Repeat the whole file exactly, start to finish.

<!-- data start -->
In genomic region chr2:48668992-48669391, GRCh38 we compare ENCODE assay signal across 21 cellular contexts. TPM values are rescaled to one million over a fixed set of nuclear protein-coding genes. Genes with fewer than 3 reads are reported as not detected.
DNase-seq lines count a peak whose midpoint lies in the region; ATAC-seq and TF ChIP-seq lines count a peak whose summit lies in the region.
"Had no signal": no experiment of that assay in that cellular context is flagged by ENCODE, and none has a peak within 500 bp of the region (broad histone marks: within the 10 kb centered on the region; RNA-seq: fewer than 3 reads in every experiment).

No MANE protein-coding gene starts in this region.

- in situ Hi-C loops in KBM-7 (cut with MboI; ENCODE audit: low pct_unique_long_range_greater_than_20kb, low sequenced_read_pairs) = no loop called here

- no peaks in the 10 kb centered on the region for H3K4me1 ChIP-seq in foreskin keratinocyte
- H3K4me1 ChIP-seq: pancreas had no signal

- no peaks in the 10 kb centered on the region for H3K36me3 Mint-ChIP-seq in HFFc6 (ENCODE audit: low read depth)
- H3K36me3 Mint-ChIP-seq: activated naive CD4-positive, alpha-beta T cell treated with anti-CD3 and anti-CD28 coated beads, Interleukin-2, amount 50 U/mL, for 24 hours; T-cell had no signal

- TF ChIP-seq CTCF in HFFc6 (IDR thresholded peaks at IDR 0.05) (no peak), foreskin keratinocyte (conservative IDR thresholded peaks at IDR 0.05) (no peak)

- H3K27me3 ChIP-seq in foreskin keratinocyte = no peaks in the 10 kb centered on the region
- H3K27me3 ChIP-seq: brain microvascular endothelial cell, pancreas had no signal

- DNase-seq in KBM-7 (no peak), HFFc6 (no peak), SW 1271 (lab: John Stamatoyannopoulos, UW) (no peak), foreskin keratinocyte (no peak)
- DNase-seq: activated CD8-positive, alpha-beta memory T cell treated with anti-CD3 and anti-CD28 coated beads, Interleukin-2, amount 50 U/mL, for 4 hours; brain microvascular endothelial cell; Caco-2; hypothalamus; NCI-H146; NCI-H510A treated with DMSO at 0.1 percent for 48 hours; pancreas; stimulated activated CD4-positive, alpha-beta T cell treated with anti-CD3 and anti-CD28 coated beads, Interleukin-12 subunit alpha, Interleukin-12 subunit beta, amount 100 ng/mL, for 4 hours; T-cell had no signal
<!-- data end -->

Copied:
In genomic region chr2:48668992-48669391, GRCh38 we compare ENCODE assay signal across 21 cellular contexts. TPM values are rescaled to one million over a fixed set of nuclear protein-coding genes. Genes with fewer than 3 reads are reported as not detected.
DNase-seq lines count a peak whose midpoint lies in the region; ATAC-seq and TF ChIP-seq lines count a peak whose summit lies in the region.
"Had no signal": no experiment of that assay in that cellular context is flagged by ENCODE, and none has a peak within 500 bp of the region (broad histone marks: within the 10 kb centered on the region; RNA-seq: fewer than 3 reads in every experiment).

No MANE protein-coding gene starts in this region.

- in situ Hi-C loops in KBM-7 (cut with MboI; ENCODE audit: low pct_unique_long_range_greater_than_20kb, low sequenced_read_pairs) = no loop called here

- no peaks in the 10 kb centered on the region for H3K4me1 ChIP-seq in foreskin keratinocyte
- H3K4me1 ChIP-seq: pancreas had no signal

- no peaks in the 10 kb centered on the region for H3K36me3 Mint-ChIP-seq in HFFc6 (ENCODE audit: low read depth)
- H3K36me3 Mint-ChIP-seq: activated naive CD4-positive, alpha-beta T cell treated with anti-CD3 and anti-CD28 coated beads, Interleukin-2, amount 50 U/mL, for 24 hours; T-cell had no signal

- TF ChIP-seq CTCF in HFFc6 (IDR thresholded peaks at IDR 0.05) (no peak), foreskin keratinocyte (conservative IDR thresholded peaks at IDR 0.05) (no peak)

- H3K27me3 ChIP-seq in foreskin keratinocyte = no peaks in the 10 kb centered on the region
- H3K27me3 ChIP-seq: brain microvascular endothelial cell, pancreas had no signal

- DNase-seq in KBM-7 (no peak), HFFc6 (no peak), SW 1271 (lab: John Stamatoyannopoulos, UW) (no peak), foreskin keratinocyte (no peak)
- DNase-seq: activated CD8-positive, alpha-beta memory T cell treated with anti-CD3 and anti-CD28 coated beads, Interleukin-2, amount 50 U/mL, for 4 hours; brain microvascular endothelial cell; Caco-2; hypothalamus; NCI-H146; NCI-H510A treated with DMSO at 0.1 percent for 48 hours; pancreas; stimulated activated CD4-positive, alpha-beta T cell treated with anti-CD3 and anti-CD28 coated beads, Interleukin-12 subunit alpha, Interleukin-12 subunit beta, amount 100 ng/mL, for 4 hours; T-cell had no signal